New colour change technique offers custom coding and marking

1st April 2013

Combining chemistry, substrate conversion and laser energy, Sherwood Technology has developed a new technique for the marking and coding of packaging.

This new colour change chemistry has already been implemented by market leader Müller Dairy at its UK production site. It was chosen by Müller to replace traditional methods of coding to enable even higher productivity on their new high speed filling lines.

Traceability requirements

Another key consideration was DataLase's full compliance with the specifications and requirements for traceability. This endorsement demonstrates the interest and rapid acceptance of the technology as it gains momentum in the food and beverage industry.

DataLase is a non-toxic and environmentally friendly ink, coating, or substrate additive that produces a positive image when marked by a low power CO2 laser.

The ink, coating or additive undergoes a simple chemical colour change and creates an image that is stable and has high contrast.

Compared with more traditional coding and marking processes, it also has a higher fidelity. Imaging can also be formed through polypropylene andpolyethylene films, allowing the image to be permanently imbedded or asandwiched' in laminates.

The material to be marked can be treated either by direct doping of the additive into the substrate or its existing surface coating, or by a separate coating or printing operation.

The subsequent laser imaging process does not require any ink or ribbons and is virtually maintenance free.

In sharp contrast to traditional methods, DataLase offers promising possibilities for future developments in the imaging field, including multicolour printing and proofing, virtual labelling, high-speed coding and marking of foodstuffs.

For the Müller project, Sherwood worked with Alcan Packaging to apply a discrete patch of DataLase colour change ink in the coding field of packaging materials during the printing stage. Several of Müller's approved suppliers have integrated this solution into the printing of packaging materials.

Domino's state-of-the art CO2 scribing lasers were chosen and installed on the production line in order to write the date code image onto the patch.

When exposed to Domino's lasers, the DataLase patch changes colour from neutral to black where exposed to the laser beam, thereby producing a permanent mark.

The coding process utilises very low power at high speed. This offers a number of substantial advantages over other commercially available methods, including low emission, high throughput, increased productivity, compliance with environmental regulations, and improved quality with better contrast and image clarity.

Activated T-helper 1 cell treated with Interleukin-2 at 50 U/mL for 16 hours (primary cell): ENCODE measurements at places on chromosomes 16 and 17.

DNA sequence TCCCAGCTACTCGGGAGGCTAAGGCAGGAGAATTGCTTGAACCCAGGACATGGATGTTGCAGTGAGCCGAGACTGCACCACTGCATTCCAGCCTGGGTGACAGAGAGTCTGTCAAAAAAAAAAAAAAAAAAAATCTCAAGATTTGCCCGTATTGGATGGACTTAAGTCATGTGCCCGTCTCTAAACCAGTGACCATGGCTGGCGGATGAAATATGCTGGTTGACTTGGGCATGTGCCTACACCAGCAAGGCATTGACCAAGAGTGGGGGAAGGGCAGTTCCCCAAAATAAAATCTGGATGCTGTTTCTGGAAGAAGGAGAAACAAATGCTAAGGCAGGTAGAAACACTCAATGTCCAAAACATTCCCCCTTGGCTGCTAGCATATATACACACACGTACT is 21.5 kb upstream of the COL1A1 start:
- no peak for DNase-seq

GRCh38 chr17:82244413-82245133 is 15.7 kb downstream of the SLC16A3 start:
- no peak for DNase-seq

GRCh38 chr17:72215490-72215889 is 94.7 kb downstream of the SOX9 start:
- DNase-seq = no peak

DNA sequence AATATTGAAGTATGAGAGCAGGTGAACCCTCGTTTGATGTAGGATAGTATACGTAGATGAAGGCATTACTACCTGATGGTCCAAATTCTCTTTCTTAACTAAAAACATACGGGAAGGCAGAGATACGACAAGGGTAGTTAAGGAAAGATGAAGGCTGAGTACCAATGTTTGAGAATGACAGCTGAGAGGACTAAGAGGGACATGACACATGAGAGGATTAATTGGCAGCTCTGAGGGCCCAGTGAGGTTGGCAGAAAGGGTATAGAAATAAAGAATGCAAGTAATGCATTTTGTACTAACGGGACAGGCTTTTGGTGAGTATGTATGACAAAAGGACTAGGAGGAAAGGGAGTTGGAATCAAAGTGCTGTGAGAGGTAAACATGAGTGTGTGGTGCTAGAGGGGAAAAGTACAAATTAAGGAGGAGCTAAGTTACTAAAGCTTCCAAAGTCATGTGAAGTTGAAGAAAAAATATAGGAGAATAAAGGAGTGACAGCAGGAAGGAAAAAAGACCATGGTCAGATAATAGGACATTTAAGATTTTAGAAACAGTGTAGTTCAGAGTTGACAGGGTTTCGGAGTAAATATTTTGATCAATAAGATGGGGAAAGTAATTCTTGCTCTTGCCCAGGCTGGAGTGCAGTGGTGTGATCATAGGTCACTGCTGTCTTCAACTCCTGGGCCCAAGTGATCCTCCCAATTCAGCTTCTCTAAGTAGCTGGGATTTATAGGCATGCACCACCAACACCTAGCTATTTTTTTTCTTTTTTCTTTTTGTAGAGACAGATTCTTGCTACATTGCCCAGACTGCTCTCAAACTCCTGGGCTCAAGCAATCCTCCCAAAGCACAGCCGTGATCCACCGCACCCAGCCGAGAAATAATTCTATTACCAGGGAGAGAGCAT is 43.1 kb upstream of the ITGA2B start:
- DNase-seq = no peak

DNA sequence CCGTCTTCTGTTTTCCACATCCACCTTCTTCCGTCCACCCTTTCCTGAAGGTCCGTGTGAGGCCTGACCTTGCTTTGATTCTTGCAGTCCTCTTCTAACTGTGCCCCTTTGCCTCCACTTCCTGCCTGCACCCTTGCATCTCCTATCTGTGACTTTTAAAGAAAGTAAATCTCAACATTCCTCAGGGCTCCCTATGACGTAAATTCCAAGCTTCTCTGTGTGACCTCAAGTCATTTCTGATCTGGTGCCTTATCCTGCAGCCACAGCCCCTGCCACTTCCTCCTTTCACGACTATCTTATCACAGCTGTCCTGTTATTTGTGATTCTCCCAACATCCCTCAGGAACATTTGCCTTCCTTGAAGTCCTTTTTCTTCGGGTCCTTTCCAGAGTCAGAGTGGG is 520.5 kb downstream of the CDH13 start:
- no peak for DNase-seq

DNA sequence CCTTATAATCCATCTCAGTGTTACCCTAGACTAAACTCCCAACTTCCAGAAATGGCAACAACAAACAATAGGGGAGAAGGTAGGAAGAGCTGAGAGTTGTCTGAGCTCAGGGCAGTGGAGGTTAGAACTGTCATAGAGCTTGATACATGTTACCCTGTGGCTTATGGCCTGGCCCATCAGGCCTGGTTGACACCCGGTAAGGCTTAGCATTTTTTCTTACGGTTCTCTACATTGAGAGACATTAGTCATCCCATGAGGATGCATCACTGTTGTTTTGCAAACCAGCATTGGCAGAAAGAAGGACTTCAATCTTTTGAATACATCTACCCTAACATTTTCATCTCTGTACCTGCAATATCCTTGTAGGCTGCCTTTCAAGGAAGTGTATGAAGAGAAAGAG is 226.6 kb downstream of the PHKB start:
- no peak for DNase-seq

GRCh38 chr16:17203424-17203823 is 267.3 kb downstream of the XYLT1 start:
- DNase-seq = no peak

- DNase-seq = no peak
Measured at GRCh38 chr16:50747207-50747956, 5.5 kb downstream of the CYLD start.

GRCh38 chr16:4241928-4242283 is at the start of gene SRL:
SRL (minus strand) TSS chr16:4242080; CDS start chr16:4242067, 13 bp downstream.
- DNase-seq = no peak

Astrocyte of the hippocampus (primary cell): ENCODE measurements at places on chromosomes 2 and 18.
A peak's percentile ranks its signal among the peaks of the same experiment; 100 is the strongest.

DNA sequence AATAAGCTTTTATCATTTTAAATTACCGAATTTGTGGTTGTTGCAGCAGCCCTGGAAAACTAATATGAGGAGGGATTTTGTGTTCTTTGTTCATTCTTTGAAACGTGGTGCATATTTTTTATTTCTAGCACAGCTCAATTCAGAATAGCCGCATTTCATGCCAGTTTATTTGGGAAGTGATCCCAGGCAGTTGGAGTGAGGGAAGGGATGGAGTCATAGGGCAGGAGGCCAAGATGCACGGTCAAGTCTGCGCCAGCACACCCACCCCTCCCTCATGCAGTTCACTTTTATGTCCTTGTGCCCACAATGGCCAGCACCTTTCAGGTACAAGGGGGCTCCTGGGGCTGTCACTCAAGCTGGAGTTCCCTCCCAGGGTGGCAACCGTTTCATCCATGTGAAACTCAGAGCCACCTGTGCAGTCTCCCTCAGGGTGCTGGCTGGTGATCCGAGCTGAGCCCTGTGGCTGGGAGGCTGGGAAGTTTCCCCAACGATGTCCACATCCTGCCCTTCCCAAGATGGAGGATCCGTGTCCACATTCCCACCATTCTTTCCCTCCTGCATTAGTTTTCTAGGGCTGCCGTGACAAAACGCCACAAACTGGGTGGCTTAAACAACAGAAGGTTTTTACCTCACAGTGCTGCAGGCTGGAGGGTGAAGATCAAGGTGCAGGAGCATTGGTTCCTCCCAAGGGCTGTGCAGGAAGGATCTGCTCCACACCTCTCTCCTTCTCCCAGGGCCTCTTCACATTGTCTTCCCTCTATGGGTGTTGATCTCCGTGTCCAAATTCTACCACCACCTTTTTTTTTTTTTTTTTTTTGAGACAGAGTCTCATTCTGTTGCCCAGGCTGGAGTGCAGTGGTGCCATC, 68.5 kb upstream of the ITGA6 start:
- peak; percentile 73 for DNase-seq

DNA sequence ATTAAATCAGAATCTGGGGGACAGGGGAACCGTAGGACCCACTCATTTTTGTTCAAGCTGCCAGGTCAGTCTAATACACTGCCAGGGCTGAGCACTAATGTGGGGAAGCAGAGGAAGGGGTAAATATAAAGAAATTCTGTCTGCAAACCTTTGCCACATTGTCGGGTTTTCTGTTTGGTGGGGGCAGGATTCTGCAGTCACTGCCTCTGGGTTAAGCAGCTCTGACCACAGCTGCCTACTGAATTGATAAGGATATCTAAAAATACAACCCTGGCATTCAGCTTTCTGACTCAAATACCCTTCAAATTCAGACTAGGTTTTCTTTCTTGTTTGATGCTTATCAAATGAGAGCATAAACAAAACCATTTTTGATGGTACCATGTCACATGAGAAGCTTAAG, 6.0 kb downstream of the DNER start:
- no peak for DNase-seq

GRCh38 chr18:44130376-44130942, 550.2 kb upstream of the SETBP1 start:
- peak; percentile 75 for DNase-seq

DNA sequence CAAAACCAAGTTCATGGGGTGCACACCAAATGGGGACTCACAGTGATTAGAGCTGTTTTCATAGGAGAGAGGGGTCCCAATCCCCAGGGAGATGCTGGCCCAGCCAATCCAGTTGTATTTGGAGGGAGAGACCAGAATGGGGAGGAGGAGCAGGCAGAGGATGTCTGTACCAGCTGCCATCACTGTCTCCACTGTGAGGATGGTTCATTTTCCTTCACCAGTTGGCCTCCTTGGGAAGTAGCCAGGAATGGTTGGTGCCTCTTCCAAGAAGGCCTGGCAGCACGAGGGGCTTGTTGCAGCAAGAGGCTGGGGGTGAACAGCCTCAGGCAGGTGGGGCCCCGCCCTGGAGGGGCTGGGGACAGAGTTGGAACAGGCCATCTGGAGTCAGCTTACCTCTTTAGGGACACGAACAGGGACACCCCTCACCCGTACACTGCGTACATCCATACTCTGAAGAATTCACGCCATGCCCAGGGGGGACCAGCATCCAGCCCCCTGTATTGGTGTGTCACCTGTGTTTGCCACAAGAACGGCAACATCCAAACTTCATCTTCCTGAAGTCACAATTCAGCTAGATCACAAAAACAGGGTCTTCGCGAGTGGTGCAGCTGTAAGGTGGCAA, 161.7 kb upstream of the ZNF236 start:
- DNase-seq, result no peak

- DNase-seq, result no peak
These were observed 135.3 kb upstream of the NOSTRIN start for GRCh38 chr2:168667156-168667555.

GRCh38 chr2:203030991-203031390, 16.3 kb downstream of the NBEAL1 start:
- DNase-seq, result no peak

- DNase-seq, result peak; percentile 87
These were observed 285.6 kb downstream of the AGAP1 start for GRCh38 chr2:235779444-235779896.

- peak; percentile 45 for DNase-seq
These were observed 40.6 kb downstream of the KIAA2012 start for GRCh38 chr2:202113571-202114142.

Metal decoration

The technique can be used for applications ranging from the coding and dating of products to the printing of graphics, and even security markings. DataLase is equally suitable for metal decoration, flexible packaging, paper, board and plastics. Research is also underway into the marking of glass and confectionery or pharmaceutical tablets.

The technology's versatility makes it ideal for a wide range of manufacturing, industrial, packaging and printing applications.

Steve Kelly, managing director, Sherwood Technology, points out: "DataLase is set to revolutionise the printing of codes and markings in areas where traditional techniques have remained stagnant and offer very limited future development opportunities.

"With a strong commitment to research and development, our ultimate objective is to evolve the technology into a non-contact, full-colour digital printing method.

"This will open up whole new opportunities in the food and drink industries with a new revolutionary and customisable technique for the dating and coding of products.“

Kelly continues: "Our venture with Müller Dairy demonstrates that this colour change technology can fulfil the needs of high speed production lines. Rapid cost-effective deployment can be achieved that minimises disruption to existing operations, yet allows seamless migration to the technology. Key to this process is the symbiotic relationship with all parties involved and Sherwood has the expertise and experience of working with world leaders in the packaging and laser markets to deliver a complete turnkey solution.“

Recognising the impact of a DataLase solution in the coding and marking of dairy packaging, Hayward Green, supply chain director, Müller Dairy, acknowledges that the technique has had an immediate impact on productivity.

He says: "DataLase has allowed us to improve the quality and speed of our product coding and has also provided a more reliable process with far less downtime on our very high-capacity filling lines. DataLase is a flexible and promising technology. We are already investigating the possibility of extending its use to other areas of our business to maximise efficiency and productivity.“


A number of immediate benefits can be enjoyed by implementing a DataLase solution: p Environmental ­ no production line consumables and low emissions. p Productivity ­ faster line speeds. p Applicability ­ compatibility with most substrates and conversion processes. p Quality ­ better image resolution and marking.

Steve Kelly concludes: "The DataLase technology is available through a series of application licensing agreements and strategic partnerships. We want to partner with a broad range of companies to accelerate the uptake of DataLase so that its core benefits are available to the food and beverage industry.“

DataLase was voted as one of the best products in the Technological Development of the Year category at the Food Processing Awards 2004. DataLase was nominated by judges as one of the four finalists from more than 70 nominations from an impressive span of products, companies and developments.

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